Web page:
He was untrusting and always seemed hurt by me, threatening to leave me regularly, and always being offended if I didn’t sneak out to see him. He told me that if I professed to love him vocally, I had to show it physically.

This was the only love I’d ever known—the love I thought I deserved. I accepted him cheating on me, spreading lies about me, making me do things I didn’t want to do. I had never wanted to have sex, I wanted to wait until marriage like a “good Christian” would do: he didn’t care.

I had gotten myself into a pattern of doing whatever he wanted, and so when he wanted sex I couldn’t say no. I thought that if I didn’t, he would take it from me anyway. I thought it was better to be a slut than a victim again.

I thought this was love, and once I felt it I wanted nothing to do with it ever again.

I got away from him, but I carried the shame, memories, and pain from my youth with me all the way to college, shoved so far down that I didn’t even know how to feel it. I self-medicated with drugs, alcohol, destructive-relationships, even sports. The fall semester of my sophomore year was when everything changed. Within the span of two weeks my life exploded, in every possible way. I was injured working out, my credit card was stolen after my car was broken into, my apartment was broken into while I was inside, my roommate was getting stalked, I literally could not pay for meals, and to top it off, my boyfriend didn’t like me “not being happy,” and broke up with me. After a mental breakdown and crying all the tears I had held in for almost a decade, my roommate called a guy I hardly knew, who stayed up with me almost all night, and told me something I will never forget. He looked me square in the eyes and said,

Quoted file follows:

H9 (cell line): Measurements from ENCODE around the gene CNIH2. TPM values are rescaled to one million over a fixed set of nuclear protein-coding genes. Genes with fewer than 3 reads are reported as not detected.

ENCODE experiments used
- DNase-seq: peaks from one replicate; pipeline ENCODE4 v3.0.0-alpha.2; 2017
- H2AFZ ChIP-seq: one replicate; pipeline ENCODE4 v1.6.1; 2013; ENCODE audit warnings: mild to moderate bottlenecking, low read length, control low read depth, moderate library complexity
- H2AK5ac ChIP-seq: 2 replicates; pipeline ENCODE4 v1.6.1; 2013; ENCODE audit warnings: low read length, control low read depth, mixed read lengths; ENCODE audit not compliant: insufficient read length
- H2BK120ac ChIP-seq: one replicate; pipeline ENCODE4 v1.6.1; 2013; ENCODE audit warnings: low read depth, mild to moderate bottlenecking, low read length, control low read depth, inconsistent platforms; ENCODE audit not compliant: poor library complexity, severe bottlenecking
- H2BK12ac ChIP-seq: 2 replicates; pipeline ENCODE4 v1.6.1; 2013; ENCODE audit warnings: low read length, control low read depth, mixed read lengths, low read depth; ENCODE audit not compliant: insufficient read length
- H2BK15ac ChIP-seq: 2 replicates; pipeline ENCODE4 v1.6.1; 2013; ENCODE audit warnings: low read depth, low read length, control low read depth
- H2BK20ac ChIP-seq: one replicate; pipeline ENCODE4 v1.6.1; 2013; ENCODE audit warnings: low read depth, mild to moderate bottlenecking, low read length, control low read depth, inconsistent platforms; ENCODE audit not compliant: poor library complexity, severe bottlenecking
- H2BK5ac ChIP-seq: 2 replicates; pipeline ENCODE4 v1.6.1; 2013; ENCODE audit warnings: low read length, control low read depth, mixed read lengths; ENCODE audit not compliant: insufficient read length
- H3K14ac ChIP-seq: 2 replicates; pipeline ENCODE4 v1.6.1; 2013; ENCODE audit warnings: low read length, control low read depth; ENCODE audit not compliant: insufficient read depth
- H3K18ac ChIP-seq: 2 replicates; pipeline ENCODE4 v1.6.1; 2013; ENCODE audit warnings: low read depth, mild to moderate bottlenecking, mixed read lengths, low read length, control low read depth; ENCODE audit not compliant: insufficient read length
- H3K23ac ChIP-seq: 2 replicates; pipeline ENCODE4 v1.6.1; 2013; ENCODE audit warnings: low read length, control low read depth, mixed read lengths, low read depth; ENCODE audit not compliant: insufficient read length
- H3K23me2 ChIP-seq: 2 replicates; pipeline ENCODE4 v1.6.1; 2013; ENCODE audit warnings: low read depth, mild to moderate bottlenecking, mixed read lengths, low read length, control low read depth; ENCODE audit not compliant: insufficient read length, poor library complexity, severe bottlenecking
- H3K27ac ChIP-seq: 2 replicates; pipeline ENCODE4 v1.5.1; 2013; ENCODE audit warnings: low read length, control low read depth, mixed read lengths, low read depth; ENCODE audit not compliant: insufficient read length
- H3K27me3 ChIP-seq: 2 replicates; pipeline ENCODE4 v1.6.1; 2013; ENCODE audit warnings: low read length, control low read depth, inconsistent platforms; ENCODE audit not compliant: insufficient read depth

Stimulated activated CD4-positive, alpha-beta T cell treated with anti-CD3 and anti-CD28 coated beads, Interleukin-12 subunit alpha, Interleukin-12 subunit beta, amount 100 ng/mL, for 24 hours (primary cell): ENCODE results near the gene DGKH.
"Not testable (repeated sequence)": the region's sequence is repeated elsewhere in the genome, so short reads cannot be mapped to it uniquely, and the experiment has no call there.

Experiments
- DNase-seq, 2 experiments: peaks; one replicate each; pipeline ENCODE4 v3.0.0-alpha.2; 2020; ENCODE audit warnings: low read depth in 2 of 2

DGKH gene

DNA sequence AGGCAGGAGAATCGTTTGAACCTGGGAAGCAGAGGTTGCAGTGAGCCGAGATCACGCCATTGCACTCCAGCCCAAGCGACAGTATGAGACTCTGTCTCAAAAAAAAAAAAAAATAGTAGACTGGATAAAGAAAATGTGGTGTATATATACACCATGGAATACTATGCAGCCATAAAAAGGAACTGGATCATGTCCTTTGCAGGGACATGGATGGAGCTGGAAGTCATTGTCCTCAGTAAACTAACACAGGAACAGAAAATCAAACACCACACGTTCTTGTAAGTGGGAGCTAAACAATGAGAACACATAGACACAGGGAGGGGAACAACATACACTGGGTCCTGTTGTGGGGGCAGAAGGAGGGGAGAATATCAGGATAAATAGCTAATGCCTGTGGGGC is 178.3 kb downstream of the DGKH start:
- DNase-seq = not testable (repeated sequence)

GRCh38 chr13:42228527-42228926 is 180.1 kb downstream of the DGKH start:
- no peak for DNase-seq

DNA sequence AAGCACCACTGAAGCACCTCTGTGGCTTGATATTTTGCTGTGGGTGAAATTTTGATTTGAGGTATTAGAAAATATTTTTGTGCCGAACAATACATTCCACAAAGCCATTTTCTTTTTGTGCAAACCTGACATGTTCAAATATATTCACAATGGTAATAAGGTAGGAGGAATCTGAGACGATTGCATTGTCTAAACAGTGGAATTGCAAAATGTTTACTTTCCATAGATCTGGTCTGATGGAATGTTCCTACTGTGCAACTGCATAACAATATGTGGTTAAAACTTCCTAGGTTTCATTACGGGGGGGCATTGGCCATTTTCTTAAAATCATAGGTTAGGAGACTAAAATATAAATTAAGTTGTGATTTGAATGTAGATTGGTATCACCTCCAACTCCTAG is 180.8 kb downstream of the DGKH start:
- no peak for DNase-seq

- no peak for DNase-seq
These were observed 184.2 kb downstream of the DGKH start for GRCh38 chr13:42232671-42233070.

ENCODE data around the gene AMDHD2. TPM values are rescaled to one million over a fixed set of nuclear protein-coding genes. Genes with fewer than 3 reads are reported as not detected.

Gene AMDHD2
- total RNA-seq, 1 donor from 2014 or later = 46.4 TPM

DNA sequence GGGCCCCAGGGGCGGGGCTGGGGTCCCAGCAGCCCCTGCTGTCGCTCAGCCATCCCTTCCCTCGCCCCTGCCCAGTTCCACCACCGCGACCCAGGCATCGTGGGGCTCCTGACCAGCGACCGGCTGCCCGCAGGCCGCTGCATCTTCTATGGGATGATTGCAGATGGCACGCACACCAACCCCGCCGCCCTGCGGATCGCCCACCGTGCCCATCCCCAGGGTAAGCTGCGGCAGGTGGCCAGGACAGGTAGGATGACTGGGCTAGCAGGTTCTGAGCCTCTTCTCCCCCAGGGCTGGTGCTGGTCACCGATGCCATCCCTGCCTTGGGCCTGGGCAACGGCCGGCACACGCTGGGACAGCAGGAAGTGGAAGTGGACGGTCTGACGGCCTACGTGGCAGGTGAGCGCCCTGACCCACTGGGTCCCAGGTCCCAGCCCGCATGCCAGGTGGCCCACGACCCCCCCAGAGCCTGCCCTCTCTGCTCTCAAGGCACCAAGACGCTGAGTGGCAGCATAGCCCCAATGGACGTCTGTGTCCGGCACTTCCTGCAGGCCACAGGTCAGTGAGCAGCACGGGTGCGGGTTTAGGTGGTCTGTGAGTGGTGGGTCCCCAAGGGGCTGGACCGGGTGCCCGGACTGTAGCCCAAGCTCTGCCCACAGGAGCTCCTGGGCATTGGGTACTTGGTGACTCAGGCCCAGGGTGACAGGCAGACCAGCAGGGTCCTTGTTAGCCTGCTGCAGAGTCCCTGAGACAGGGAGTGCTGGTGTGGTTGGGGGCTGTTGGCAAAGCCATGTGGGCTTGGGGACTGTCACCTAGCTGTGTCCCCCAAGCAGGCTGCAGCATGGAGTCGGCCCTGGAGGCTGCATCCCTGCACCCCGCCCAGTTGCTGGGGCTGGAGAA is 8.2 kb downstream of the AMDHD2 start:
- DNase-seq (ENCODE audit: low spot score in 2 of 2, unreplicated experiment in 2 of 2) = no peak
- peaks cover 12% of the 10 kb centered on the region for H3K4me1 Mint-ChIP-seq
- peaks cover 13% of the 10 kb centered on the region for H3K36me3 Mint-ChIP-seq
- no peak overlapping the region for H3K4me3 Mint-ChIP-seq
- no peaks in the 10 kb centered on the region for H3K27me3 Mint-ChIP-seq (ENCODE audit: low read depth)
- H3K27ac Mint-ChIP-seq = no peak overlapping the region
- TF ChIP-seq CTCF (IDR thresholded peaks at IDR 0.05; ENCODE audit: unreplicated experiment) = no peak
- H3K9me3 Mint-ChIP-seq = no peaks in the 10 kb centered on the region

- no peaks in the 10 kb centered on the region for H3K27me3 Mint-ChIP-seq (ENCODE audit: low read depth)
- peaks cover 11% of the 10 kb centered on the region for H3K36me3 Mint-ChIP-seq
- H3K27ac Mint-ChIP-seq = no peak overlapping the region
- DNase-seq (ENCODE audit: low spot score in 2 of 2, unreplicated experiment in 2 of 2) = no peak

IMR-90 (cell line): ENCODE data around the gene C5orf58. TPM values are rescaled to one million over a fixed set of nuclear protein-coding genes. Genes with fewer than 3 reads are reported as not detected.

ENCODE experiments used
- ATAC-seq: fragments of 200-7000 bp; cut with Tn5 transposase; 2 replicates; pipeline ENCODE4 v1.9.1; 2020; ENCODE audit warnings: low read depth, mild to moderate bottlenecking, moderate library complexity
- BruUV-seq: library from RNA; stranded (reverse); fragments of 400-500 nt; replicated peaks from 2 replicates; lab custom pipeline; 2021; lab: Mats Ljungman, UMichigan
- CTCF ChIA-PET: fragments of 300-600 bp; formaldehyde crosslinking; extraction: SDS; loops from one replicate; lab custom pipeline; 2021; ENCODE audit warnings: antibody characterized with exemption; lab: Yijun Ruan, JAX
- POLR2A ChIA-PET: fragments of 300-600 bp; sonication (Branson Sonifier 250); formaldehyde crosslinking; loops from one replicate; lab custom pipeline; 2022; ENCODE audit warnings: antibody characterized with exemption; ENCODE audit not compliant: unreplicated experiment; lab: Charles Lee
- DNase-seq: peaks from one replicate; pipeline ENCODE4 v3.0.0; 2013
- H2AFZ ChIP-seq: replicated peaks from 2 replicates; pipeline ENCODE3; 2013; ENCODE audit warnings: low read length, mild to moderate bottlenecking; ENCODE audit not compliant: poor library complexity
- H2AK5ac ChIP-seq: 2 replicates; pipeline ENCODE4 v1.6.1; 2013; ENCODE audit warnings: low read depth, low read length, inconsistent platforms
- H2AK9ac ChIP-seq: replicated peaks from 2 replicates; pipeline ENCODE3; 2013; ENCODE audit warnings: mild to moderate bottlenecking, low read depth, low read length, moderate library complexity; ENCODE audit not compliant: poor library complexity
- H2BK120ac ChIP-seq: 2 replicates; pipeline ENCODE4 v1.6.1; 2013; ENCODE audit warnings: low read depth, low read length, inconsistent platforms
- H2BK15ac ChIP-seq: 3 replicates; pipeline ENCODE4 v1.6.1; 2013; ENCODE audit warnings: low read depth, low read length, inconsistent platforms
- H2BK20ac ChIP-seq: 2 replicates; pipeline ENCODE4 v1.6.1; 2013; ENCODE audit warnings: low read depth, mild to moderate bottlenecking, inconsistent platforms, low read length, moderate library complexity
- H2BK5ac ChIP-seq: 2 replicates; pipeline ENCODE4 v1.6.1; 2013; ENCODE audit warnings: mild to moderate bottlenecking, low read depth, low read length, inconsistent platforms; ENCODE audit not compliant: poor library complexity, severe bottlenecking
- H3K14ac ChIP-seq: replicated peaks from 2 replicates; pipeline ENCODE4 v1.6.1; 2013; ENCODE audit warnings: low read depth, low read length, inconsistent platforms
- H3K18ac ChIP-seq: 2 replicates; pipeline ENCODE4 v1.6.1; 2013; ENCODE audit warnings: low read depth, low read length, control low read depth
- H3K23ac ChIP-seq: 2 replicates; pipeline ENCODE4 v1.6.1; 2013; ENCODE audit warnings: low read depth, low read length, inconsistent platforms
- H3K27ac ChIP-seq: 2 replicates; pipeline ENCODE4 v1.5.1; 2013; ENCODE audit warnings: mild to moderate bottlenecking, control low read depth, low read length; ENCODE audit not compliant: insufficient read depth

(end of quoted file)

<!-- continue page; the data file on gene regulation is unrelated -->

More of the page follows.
“Katie, I don’t know what’s going on in your life, but I know that God is telling me that if you just let it all go and chase him, he will make it more beautiful and more amazing than anything you have ever experienced before.”

 

My story of healing is really a story about meeting Love.